The pituitary gland is responsible for secreting the ADH hormone (also known as Vasopressin or AVP). The amounts of the hormone released to the kidneys tell’s the kidneys how to regulate water within the body. With this form of diabetes, the pituitary gland does not produce, or does not produce enough of the hormone to help the body regulate water in the body. People with this form of Diabetes are able to take a synthetic version of the hormone to assist in regulation of water into the body. This condition is treated by an Endocrine specialist. If excess diluted urine is found along with higher sodium levels (high sodium means you are dehydrated), with normal sugar levels, a blood test to measure amounts of this ADH hormone in the blood stream can be performed. If there are lower than normal amounts of the hormone, or none at all this is how they typically diagnose Central Diabetes Insipidus. This form of DI can be genetic, but could also be caused by abnormalities in the brain, brain injury or some medications. If a person responds to the synthetic hormone, which happens quickly they usually follow-up with an MRI of the brain to look for underlying issues.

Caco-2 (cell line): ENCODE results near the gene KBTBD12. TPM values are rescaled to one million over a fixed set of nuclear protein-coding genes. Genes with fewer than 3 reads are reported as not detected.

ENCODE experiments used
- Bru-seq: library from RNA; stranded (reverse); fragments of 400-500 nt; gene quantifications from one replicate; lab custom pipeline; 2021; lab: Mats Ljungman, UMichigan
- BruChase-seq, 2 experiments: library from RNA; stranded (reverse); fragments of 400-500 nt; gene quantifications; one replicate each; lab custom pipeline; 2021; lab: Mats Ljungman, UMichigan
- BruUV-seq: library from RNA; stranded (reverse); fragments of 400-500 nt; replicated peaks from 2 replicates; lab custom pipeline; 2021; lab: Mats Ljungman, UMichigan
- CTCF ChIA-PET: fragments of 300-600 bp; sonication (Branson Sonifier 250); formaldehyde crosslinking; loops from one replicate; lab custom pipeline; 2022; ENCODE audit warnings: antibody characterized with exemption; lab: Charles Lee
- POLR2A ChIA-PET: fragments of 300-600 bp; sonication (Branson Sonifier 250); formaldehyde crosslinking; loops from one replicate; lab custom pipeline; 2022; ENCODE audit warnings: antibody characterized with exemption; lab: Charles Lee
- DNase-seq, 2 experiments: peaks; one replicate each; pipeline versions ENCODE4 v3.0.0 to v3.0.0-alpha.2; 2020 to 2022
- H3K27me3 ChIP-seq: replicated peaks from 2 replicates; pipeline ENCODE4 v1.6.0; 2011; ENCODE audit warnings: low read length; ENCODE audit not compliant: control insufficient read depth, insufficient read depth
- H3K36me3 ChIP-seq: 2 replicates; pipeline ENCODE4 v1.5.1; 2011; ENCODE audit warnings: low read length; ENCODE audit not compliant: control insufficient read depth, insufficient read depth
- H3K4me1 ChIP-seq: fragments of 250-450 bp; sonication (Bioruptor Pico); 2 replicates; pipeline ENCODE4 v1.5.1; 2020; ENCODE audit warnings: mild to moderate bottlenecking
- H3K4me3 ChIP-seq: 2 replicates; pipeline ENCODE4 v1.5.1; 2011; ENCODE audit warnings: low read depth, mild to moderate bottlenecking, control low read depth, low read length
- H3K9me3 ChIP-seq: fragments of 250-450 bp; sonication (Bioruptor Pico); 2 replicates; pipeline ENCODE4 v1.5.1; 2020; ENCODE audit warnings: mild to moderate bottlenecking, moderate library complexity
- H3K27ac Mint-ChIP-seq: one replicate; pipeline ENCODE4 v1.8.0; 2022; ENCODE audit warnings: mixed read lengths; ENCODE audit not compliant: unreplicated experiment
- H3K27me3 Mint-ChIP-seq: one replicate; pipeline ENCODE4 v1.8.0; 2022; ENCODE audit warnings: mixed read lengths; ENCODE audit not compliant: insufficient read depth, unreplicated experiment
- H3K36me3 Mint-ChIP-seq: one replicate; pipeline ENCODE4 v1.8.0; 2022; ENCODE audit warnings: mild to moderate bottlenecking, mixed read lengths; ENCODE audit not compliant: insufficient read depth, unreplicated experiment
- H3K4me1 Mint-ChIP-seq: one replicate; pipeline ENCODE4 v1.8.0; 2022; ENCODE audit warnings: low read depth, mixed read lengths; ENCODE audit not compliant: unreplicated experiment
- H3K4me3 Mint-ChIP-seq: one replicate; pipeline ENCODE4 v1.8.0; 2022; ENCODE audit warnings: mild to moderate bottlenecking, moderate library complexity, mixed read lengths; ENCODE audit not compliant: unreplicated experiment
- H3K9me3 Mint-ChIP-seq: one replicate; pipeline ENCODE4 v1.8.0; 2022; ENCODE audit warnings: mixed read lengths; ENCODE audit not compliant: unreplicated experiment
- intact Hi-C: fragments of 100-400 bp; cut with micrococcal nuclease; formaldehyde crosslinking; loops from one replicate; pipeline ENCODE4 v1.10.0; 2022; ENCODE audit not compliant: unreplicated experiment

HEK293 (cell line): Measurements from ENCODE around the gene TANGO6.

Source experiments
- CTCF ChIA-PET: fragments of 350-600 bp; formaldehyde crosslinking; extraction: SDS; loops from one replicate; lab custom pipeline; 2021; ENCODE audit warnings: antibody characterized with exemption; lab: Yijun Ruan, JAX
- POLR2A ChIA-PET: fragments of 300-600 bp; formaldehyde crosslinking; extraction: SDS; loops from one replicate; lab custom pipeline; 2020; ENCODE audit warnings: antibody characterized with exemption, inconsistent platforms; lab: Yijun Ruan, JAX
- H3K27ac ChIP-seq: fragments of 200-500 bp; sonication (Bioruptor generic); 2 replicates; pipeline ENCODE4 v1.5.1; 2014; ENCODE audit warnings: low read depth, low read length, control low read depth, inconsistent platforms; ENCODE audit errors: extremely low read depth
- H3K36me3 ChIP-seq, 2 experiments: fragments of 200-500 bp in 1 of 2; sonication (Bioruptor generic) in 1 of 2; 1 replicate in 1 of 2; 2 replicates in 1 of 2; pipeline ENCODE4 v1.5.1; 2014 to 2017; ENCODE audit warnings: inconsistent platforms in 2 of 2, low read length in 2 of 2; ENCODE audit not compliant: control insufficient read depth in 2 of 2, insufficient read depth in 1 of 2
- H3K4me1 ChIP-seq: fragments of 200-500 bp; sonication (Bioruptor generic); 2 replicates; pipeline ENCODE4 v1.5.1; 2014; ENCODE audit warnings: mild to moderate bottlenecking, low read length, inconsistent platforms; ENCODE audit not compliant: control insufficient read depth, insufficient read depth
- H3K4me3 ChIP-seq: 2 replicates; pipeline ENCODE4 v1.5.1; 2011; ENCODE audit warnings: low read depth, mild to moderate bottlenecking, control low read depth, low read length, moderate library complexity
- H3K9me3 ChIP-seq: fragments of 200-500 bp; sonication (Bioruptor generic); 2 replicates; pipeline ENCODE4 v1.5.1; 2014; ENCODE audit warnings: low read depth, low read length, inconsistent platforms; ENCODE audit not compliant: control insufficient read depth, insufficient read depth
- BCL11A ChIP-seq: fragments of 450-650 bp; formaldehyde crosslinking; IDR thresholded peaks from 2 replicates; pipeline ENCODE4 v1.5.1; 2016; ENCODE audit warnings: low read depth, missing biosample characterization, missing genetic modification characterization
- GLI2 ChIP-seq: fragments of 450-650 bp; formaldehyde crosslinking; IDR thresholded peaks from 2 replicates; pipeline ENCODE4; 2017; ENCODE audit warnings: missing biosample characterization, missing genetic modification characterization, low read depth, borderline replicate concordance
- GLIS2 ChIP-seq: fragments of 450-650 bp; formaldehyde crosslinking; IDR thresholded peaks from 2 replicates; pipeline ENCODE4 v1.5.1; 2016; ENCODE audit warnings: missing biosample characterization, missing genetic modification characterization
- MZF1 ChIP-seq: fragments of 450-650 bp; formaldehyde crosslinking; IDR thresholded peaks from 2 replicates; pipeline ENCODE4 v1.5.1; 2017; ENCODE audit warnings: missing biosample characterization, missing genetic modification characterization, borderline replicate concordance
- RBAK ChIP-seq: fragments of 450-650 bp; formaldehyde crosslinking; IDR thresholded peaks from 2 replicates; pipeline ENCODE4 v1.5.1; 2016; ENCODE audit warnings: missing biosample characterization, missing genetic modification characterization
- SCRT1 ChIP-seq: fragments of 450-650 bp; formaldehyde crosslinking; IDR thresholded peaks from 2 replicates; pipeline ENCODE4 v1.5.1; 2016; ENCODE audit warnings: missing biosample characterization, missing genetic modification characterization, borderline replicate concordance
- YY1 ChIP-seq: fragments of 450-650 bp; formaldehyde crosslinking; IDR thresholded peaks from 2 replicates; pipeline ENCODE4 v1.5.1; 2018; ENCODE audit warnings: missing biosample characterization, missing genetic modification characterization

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Nephrogenic Diabetes: